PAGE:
Forfar-born Caroline May Doig, who made history as the first woman elected to the council of the Royal College of Surgeons in Edinburgh, has died at the age of 81.
The daughter of a Forfar draper, Ms Doig was educated at the town’s South School and Forfar Academy, where she decided she wanted to train as a doctor.
She secured a St Andrews University bursary to pursue her career ambitions and her first post in 1962 was as house surgeon in Dundee Royal Infirmary.
Ms Doig went on to become a world-renowned paediatric surgeon, working in hospitals in locations including Glasgow, Edinburgh, Durham and London’s Great Ormond Street.
As well as securing the history-making position on the Edinburgh council, she served as president of the Medical Women’s Federation in the mid-1980s and was also elected to the General Medical Council.
She retired in April 2000, but last year was honoured with the invitation to unveil a Historic Scotland plaque commemorating the Edinburgh Seven and Surgeon’s Hall riot of 1870 in Edinburgh which followed protests over the first women admitted to Edinburgh University sitting an anatomy exam.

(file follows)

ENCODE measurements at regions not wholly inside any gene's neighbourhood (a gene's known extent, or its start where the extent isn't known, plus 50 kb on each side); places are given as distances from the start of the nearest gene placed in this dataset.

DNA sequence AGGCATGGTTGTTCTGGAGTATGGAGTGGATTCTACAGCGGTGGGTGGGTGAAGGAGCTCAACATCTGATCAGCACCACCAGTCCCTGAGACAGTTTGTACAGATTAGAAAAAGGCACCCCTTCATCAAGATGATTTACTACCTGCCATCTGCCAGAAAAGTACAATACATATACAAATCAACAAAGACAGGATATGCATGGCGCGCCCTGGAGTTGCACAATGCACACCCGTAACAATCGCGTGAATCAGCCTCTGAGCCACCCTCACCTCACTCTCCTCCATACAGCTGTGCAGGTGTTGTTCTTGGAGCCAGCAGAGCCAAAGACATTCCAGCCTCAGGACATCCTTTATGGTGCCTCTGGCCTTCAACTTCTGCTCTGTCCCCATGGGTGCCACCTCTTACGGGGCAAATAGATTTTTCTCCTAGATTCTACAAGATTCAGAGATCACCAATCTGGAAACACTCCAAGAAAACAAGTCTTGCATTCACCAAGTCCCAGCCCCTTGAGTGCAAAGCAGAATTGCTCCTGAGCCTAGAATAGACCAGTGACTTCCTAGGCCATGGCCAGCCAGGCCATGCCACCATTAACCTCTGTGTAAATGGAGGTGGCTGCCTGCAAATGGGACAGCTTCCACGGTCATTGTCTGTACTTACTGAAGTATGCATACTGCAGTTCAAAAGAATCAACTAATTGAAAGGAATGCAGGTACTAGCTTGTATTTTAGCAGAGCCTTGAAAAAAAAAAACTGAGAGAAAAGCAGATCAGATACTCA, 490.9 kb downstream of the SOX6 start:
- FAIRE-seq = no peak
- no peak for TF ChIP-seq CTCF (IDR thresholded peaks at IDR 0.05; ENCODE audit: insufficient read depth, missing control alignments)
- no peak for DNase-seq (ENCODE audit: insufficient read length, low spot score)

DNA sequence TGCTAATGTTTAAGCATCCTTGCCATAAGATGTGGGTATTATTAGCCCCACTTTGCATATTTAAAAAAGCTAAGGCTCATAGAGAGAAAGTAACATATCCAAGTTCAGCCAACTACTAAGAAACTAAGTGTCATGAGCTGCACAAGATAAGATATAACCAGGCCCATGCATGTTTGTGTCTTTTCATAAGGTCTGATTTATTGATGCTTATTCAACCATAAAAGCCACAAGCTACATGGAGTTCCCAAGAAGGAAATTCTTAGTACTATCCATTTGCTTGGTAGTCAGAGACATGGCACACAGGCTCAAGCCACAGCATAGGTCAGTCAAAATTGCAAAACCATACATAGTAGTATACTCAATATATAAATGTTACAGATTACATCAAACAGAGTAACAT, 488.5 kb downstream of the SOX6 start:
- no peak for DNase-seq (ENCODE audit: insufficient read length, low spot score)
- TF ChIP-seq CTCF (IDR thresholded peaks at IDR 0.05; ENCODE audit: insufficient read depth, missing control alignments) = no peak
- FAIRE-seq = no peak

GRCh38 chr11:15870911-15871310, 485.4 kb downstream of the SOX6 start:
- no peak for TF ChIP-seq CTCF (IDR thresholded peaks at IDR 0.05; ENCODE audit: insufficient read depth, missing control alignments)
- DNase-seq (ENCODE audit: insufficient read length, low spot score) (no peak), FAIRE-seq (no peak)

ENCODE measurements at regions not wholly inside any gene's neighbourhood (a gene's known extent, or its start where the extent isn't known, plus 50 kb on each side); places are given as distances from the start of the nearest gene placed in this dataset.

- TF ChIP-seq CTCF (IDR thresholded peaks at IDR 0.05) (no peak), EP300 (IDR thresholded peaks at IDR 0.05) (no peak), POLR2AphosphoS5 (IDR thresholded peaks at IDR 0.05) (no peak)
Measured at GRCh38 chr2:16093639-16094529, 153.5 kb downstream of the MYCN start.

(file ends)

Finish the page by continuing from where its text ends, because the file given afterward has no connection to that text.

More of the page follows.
Her achievements were also marked in the creation of the Hunter Doig Medal, awarded every second year to a fellow or member of the Royal College of Surgeons of Edinburgh to recognise excellence within the female membership.
The honour takes its name from the Angus surgeon and Alice Hunter, the body’s first female Fellow in 1920.
In 2018, Ms Doig fulfilled another ambition with the publication of her autobiography, Enilorac, Hands of a Lady, detailing her roots and schooling towards university as well as charting the struggles she faced in her determination to pursue a career in surgery.
In the book’s introduction, she wrote: “I never set out with ambitions in medical politics, but I did set a precedent.
“Although a woman, I was successful in what was then a man’s world – hopefully without losing my femininity.
“None of my achievement would have been possible but for the assistance and belief in me given by my teachers and mentors. Foremost in those who helped and supported me was my mother.”
Her funeral service was held at Warriston crematorium in Edinburgh.